CITY HALL — The owners of an apartment and hotel property in the Wilmont district could be allowed to evict 19 tenants under the Ellis Act and turn the units into hotel rooms despite having previously waived their right to do so, a state appellate court ruled this week.
Issued on Monday, the decision was a loss for City Hall, which argued that the owners of the Embassy Hotel Apartments, located at 1001 Third St., were legally bound to continue operating the units as rent-controlled dwellings.
The decision by the Second District Court of Appeals stems from a settlement agreement reached to resolve a prior dispute between City Hall and the Embassy’s owners. That dispute, over Embassy’s alleged failure to pay the tax on hotel stays and a disagreement about how Santa Monica’s rent control law should apply to the property, was resolved in October of 2000 with a settlement that allowed half of the Embassy’s 38 units to be operated as hotel rooms but required half the rooms to be maintained as apartment units subject to rent control.
With their unanimous decision, the three-judge panel reversed a trial court’s earlier ruling and determined the 2000 settlement’s requirement that half the units remain rent-controlled apartments was “unenforceable” because of the state law known as the Ellis Act, which bars cities from compelling landlords to remain in the rental housing business.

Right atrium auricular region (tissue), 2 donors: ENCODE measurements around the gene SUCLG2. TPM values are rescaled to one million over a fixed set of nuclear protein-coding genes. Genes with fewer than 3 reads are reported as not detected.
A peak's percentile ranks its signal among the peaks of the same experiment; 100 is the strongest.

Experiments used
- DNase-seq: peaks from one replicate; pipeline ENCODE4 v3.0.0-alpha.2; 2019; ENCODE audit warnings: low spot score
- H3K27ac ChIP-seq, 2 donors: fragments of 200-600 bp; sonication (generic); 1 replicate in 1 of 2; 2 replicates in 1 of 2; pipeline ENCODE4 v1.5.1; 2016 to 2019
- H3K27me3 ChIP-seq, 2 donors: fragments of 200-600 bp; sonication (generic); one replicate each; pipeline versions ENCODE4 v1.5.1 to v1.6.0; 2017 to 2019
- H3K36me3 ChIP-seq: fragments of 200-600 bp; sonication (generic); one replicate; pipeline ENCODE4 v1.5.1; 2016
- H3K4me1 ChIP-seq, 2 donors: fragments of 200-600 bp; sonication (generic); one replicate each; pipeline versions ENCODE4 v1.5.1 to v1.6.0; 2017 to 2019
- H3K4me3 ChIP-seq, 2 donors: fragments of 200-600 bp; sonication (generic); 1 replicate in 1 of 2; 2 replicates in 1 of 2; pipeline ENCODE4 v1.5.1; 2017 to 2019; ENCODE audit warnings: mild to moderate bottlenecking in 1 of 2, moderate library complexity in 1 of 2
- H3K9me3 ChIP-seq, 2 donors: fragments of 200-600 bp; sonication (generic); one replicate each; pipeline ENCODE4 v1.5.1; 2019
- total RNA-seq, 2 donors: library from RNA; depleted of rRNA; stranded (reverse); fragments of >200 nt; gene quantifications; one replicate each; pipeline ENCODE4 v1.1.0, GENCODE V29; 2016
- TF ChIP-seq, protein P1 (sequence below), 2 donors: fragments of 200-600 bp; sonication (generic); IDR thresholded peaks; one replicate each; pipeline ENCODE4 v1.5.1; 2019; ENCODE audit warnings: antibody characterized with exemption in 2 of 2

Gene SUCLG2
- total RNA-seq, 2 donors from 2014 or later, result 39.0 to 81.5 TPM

“Clearly we’re disappointed with [the decision] and we don’t agree with the court’s opinion,” said Stephen Lewis, public information manager for Santa Monica’s Rent Control Agency.
He said it would be up to the agency’s five-member board to determine whether to appeal.
The decision ends a case that began in 2008 after Embassy’s owners applied for an Ellis permit to remove the 19 units from the rental market. City Hall rejected the application, citing the 2000 court settlement agreement.
Tony Oliva, an attorney with the firm Allen Matkins who represented Embassy’s owners in the case, applauded Monday’s decision.
“We’re certainly pleased. We think the decision was correct as a matter of law,” he said. “Our goal is to continue to work with the city, not to work against the city.”
It’s unclear exactly what changes will take place at the Embassy. Oliva declined to discuss his clients’ plans for the property, but indicated the decision will enable them to invest in the building.
“It’s a real jewel in Santa Monica and it’s magnificently preserved. That’s why we have pursued this — because we want the ability to continue to care for this building in the way we have.”